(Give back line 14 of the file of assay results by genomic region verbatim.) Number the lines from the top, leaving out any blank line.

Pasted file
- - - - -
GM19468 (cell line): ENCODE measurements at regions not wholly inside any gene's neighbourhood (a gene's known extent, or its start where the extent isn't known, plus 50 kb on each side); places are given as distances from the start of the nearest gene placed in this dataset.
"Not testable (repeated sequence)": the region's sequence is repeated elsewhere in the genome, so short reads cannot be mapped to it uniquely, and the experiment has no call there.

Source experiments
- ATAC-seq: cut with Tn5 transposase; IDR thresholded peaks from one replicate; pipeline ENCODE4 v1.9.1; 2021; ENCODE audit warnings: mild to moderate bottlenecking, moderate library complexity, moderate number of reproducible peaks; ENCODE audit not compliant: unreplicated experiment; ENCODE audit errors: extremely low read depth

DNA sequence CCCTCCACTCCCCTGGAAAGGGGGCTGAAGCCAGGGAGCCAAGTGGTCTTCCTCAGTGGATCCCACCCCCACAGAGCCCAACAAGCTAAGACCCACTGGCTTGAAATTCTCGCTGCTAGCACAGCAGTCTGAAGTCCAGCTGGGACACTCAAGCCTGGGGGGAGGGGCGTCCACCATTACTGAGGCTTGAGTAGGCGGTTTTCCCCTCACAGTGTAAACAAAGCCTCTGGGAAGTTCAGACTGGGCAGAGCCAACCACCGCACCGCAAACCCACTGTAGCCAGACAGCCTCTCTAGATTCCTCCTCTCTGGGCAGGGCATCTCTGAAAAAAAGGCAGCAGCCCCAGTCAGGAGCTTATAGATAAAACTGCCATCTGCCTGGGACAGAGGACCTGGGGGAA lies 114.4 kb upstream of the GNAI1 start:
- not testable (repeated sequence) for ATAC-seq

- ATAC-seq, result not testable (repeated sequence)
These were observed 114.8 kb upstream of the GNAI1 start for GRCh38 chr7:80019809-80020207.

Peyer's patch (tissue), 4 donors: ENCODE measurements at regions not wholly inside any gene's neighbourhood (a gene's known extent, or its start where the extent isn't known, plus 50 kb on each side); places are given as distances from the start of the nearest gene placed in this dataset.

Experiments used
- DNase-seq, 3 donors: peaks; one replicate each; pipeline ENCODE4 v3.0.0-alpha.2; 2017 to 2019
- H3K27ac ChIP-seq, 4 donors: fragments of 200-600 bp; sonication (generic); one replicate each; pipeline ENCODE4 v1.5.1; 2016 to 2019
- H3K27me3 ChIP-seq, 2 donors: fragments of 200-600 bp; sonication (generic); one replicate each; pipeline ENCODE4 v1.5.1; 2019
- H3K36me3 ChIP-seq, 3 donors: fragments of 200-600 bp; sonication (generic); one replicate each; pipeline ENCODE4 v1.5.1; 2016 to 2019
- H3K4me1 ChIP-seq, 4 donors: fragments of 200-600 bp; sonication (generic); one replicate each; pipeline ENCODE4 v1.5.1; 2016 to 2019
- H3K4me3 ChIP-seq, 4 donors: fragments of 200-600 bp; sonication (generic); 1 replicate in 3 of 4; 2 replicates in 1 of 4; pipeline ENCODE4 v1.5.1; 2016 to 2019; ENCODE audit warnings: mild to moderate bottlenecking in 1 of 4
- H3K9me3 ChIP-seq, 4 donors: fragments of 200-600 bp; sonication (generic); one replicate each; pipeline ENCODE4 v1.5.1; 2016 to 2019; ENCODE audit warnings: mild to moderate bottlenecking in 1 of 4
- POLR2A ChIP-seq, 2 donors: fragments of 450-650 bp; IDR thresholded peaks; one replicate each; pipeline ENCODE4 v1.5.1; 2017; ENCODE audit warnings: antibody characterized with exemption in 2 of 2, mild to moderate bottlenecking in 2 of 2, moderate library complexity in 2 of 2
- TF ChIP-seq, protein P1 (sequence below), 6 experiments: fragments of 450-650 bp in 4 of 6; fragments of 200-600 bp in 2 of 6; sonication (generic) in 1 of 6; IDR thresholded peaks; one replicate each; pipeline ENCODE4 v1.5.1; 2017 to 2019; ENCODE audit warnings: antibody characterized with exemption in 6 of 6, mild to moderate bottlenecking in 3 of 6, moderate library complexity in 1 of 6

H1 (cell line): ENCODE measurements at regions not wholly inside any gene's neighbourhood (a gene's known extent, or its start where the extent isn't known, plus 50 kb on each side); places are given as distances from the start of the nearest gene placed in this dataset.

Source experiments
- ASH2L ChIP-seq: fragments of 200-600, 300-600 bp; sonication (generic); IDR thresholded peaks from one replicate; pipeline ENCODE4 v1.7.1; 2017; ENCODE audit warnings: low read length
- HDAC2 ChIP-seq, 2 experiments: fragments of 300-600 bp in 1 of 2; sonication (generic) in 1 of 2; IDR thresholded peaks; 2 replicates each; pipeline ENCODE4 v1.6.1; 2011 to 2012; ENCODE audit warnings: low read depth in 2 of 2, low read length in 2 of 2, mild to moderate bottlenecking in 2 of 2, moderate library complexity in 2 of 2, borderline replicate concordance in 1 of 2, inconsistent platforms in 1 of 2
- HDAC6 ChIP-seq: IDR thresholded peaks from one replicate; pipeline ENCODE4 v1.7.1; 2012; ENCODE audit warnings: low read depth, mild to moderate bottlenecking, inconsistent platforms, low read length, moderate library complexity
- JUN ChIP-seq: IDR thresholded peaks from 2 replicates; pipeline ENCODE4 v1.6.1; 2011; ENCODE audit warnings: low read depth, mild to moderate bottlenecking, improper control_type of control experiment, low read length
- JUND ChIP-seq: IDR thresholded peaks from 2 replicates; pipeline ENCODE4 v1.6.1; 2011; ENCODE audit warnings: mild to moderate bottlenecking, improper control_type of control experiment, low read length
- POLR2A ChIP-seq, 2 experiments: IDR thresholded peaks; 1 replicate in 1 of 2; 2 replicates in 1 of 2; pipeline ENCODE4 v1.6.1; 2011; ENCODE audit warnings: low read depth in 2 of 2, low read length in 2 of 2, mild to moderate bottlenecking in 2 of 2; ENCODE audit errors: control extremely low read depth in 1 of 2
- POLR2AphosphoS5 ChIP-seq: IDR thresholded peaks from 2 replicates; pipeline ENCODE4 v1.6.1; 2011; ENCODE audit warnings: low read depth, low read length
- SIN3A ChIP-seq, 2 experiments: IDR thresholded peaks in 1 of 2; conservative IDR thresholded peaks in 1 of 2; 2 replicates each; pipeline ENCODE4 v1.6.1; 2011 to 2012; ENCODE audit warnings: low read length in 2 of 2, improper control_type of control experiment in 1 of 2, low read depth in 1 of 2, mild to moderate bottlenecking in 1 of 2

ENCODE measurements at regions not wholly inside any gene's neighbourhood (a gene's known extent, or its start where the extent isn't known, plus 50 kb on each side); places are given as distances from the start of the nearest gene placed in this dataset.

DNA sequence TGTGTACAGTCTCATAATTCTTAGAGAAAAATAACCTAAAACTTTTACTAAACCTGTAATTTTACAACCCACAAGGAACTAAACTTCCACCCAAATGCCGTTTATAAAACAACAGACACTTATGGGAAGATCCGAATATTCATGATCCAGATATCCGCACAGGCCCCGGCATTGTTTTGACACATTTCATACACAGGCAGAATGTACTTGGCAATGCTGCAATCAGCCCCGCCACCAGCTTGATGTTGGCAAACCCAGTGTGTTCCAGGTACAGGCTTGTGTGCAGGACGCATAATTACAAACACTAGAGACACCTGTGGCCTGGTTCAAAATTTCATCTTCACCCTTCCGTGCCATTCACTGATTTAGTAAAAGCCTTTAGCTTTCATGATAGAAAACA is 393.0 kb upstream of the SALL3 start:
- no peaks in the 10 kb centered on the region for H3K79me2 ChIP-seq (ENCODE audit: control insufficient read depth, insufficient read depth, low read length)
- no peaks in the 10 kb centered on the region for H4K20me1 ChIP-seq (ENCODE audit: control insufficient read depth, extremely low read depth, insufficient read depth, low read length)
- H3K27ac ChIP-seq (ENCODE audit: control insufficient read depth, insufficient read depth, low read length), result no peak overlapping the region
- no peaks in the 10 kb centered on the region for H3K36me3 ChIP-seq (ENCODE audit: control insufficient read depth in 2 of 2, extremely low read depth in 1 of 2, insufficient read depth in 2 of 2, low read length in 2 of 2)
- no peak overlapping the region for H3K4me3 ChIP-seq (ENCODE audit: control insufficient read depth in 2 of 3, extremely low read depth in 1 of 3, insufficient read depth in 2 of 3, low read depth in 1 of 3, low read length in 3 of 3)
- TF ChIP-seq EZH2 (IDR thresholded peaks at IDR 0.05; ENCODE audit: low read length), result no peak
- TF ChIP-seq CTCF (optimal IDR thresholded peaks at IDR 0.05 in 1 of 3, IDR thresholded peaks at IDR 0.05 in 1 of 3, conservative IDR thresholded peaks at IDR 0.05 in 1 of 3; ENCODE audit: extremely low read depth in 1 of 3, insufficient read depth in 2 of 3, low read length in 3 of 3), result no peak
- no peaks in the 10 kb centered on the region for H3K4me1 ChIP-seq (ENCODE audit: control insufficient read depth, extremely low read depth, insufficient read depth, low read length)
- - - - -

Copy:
- H3K36me3 ChIP-seq, 3 donors: fragments of 200-600 bp; sonication (generic); one replicate each; pipeline ENCODE4 v1.5.1; 2016 to 2019